By Seth Barton at MWC in Barcelona, as shown on ExpertReviews.Co.UK
Samsung reputation is for well-priced, high-quality consumer products, not for wacky off-the-wall devices. So when we heard it had launched a phone with a built-in projector we wondered if the conservative company was a having a little wild fling, or whether this was something seriously brilliant. Having seen it in action we’re now convinced it’s the latter.
The Samsung Galaxy Beam at first glance looks like a lot of the company’s other smartphones. However it’s a little chunkier than most, though only by a couple of millimetres at 12.5mm, and a touch heavier at 145g. At the top end though is a bulge that incorporates a square lens, behind which is a tiny (or pico) projector.
It’s an LED-based system with a 640×360 resolution. LED projectors don’t suffer from limited bulb lives like traditional models, and this one’s 20,000 hour life should outlast the phone itself. The 2,000mAh battery inside is good for 3 hours of constant use, plenty for all but the longest feature films.
Now 15 lumens isn’t a huge amount, and in our tests of pico projectors we’ve found that you’ll need a pretty dark room to get a decent picture of any size. For most business uses therefore we think carrying a laptop is a better bet for ad-hoc presentations.
However, when built into a smartphone you carry with you everywhere, the laptop arguments doesn’t hold water. Instead you have a fun device for showing photos or movies for your entertainment, or others, pretty much wherever you go. we can see a huge appeal for this, epecially amongst people who like to stay out late and live on the go.
The projector is controlled by a small button on the upper right-hand side of the handset. This cycles through: projector on portrait, projector off, projector on landscape, and projector off again.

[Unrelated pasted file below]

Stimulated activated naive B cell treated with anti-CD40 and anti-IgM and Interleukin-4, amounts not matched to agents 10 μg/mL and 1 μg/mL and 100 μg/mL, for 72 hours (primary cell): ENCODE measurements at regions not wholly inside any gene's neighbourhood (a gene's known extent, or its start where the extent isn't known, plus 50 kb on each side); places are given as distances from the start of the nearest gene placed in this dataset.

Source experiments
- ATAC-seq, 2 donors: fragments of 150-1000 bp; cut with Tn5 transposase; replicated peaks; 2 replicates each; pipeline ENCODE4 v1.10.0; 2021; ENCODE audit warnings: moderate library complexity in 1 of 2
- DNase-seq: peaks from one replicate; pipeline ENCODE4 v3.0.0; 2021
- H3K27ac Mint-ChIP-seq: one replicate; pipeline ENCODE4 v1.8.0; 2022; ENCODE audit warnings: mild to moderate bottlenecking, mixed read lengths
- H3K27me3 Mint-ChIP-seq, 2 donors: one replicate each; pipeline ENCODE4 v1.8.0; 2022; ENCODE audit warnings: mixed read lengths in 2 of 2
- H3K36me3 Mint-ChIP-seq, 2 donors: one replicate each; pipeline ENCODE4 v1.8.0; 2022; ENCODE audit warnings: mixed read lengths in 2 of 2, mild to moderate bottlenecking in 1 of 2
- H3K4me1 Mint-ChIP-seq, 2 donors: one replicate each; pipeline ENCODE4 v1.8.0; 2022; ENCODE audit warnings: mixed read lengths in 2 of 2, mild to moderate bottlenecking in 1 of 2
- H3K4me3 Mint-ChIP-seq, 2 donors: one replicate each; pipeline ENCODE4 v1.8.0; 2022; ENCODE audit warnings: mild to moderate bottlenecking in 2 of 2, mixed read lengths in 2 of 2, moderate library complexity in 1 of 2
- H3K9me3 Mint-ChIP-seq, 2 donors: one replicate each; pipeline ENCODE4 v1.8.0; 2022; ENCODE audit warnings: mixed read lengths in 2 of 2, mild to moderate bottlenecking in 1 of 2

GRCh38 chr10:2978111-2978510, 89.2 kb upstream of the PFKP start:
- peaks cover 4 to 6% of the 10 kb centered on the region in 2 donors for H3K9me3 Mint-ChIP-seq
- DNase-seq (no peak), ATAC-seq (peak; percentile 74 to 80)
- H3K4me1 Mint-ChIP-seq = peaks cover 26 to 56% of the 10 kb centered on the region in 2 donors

In portrait mode, the aspect ratio of the phone’s screen doesn’t match that of the projector, so you only get a smaller image. However, at least its orientated the same way as the touchscreen, making it easy to navigate. As once you switch to lanscape mode, the screen and image are at 90 degrees to each other, which is rather confusing when you look down to make adjustments.
We suppose the only answer would be to mount the projector on the long side of the handset, though we can see that would make it awkward to use handheld and also make the handset rather strangely shaped.
On the demo model, focus was controlled using the volume rocker, though this is likely to change to a software slider control. It can project an image up to 50in across at around the same distance from the screen.
Image quality was a bit fuzzy admittedly at these sizes, and it needs to be pretty dark too – we saw it demoed in a curtained-off booth. Even on the bright show floor you could create a fairly visible image a foot or so across though on a white surface, far better for showing off photos or a youtube video to friends than the phone’s own 4in display.
Samsung has already come up with some brilliantly clever ideas of how to use the Beam. We saw its overhead projector mode demoed, where the 5-megapixel rear camera is used simultaneously to capture a live feed which is then fed to the projector.
There’s also an alarm clock setting, so you can get the projector to turn on and display ambient scenes of natural beauty onto your celing first thing in the morning.
Other such ideas come to mind quickly. Watching TV in bed late at night on the ceiling is an obvious one, though we doubt the display’s resolution is quite up to eBook reading in this manner.
Apart from the projector the Beam is a fairly typical smartphone by modern standards. It has a 4in, 800×480 TFT display and a 1GHz dual-core processor. There’s a modest 768MB of RAM fitted along with 8GB of internal storage plus a micro SD card slot.
The Samsung Galaxy Beam certainly isn’t for everyone, and we’re a little worried about the eventual price. For now though, no pricig or release date has been announced. However, the fact it will ship with Android 2.3.5 suggests it won’t be too far off.